Review: Matt Lemmler Plays Stevie Wonder
By Perry Tannenbaum
Anyone who seriously follows the work of jazz instrumentalists and vocalists has likely realized that, for the last 30 years and more, the compositions of Stevie Wonder have become as much a part of his contemporaries’ songbooks as the works of George Gershwin were for Billie Holiday, Charlie Parker, and Ella Fitzgerald. Jazz covers of certain Wonder songs like “Sir Duke” or “All in Love Is Fair” are so ubiquitous that it came as no surprise that the latest Jazz Room concert presented by JazzArts Charlotte, Matt Lemmler Plays Stevie Wonder, should set out to explore the superstar’s songs for the length of a full concert at the Stage Door Theater. What did take me a little by surprise was that those songs – as well as “Superstition,” “Higher Ground,” “My Cherie Amour,” “Boogie On, Reggae Woman,” “Living for the City,” “Keep on Running,” and “Signed, Sealed, Delivered” – could all be omitted from Lemmler’s playlist without crashing the quality of his concert. Perhaps we all take the bounty of Wonder’s output for granted.
Lemmler brought plenty of artillery to the occasion, leading a 10-piece band from the keyboard and deploying four vocalists to the singing chores, including his own tonsils. For his opening and closing tunes, Lemmler showcased his band, rotating his vocalists for the intervening eight songs. Beginning the set, “Don’t You Worry ‘Bout a Thing” was the only purely instrumental offering penned by Wonder, readily identifiable in a fairly long ensemble arrangement before Lemmler soloed and we had our first sampling of David Lail’s zesty tenor sax. The ensemble continued to be a substantial part of the mix when the vocalists appeared. A plucked bass intro kicked off Lemmler’s arrangement of “Ribbon in the Sky,” followed by some pleasing back-and-forth between the brass and the piano before the vocalists took over. Lemmler took the first vocal and his first guest vocalist, Matt Kelley, took the second. “Ebony Eyes” drew an even more colorful arrangement as Lemmler layered on another vocalist, Robyn Springer, into his chart, limiting his own role to the piano and giving trumpeter Eleazar Shafer some solo space. “I Just Called to Say I Love You” spotlighted Kobie Watkins’ percussion, Dave Vergato’s bass, Darrel Payton’s muted trombone, and some nice section work from the saxes around the vocal.
After Kelley returned with “You Are the Sunshine of My Life” and Springer had joined with him on a more satisfying “You and I,” punctuated by solos from Lemmler and Lail, I was expecting to pronounce that Springer had outsung Kelley on this night. But a couple of unexpected twists – and a whole new level – lay ahead as Lemmler introduced a third guest vocalist, Kevin “Mercury” Carter. Wait a second. Isn’t it a law that, after any vocalist you’ve introduced to your audience makes a second entrance, no new vocalists shall be introduced? Apparently not. Compounding the singularity of this moment, Lemmler was playing his first set in a three-night, six-performance engagement, and was apparently only fleetingly familiar with Mercury’s talents. He introduced him as “Mercedes Carter,” which really threw me, since I was totally unfamiliar with this singer. On the one hand, I’ve only heard of women named Mercedes; but on the other, despite a coordinated Afro-flavored outfit that was gender-ambiguous, Carter was sporting some serious facial hair.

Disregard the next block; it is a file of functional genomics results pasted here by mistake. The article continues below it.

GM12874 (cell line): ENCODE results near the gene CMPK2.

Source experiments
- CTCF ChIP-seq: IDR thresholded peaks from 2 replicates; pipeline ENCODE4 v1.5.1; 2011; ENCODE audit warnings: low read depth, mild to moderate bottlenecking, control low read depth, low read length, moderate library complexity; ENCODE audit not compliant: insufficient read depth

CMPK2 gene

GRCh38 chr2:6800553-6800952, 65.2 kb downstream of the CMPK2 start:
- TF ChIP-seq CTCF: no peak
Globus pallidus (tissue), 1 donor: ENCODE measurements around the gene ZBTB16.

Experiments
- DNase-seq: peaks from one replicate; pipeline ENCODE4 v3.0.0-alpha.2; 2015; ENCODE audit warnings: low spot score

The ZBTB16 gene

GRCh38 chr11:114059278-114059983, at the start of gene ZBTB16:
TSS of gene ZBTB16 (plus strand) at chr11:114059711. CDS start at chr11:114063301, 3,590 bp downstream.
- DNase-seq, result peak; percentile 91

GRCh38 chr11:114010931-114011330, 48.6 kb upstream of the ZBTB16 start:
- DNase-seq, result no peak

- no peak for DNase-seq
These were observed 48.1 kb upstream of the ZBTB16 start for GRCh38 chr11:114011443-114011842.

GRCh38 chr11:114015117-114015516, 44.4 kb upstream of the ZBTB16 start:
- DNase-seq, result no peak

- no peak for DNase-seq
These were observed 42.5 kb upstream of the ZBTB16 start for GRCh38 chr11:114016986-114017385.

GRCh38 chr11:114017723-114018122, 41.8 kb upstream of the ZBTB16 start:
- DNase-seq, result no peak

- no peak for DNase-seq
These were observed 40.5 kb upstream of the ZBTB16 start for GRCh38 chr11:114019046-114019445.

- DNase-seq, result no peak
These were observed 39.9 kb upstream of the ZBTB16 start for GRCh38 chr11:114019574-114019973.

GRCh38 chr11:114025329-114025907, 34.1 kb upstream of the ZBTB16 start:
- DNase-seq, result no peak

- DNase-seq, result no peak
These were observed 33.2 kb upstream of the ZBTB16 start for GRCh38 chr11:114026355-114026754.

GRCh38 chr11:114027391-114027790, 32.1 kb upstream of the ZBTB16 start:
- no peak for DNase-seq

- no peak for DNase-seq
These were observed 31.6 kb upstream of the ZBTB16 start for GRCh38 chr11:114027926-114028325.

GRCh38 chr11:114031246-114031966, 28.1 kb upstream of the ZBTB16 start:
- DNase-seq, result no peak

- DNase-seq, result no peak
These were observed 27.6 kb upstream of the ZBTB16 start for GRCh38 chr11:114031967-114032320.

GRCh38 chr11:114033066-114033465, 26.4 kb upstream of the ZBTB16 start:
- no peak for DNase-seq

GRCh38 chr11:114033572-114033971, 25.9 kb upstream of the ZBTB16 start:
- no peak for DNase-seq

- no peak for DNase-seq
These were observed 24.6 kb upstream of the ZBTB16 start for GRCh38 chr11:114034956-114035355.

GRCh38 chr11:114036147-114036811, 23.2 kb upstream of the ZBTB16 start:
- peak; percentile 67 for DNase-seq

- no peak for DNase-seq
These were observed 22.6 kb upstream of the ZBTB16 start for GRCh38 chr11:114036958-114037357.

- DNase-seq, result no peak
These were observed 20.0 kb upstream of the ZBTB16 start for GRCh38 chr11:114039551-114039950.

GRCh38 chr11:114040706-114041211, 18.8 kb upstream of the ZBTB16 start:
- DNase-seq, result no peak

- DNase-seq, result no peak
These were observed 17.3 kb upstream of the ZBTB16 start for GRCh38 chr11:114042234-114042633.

So we seemed to be floating outside of binary territory when Carter lit into “Isn’t She Lovely,” scaling substantially into the treble clef after Lemmler’s vocal and Lail’s tenor with a smoothness that recalled Michael Jackson, the best vocal so far. But after a solid rendition of “Overjoyed,” Kelley returned and forced me to shuffle my vocal rankings once again as he absolutely torched a wondrous arrangement of “Part-Time Lover,” embellishing the wordless riffs on Wonder’s original recording to the point that they became a more freestyle scat. In between Carter’s two choruses, the last followed by a prolonged scat outro, there were exciting solos from Shafer and Payton, the latter unmuted this time on his trombone, and Lemmler’s best piano solo of this set.
Off that high, Lemmler came down to earth with his own original dedicated to Stevie, “S’Wondersong,” yielding the instrumental spotlight to Lail, Watkins, and alto saxophonist Harvey Cummings. It’s a bit awkward for a 10-piece band to go through the ritual of vacating a stage and returning to do an encore after wild audience applause. Lemmler opted to skip those formalities and, after the perfunctory coaxing from the JazzArts Charlotte emcee to justify our presumed reward, it quickly became obvious that Lemmler’s Storyville medley was an integral part of the show. Not only did the medley give the leader/arranger a chance to extol his New Orleans roots, it carved out space for all of his band members to toss off a valedictory solo. It also brought Lemmler home to the places where his vocal style sounds most forceful and comfortable, “The House of the Rising Sun” and “St. James Infirmary.”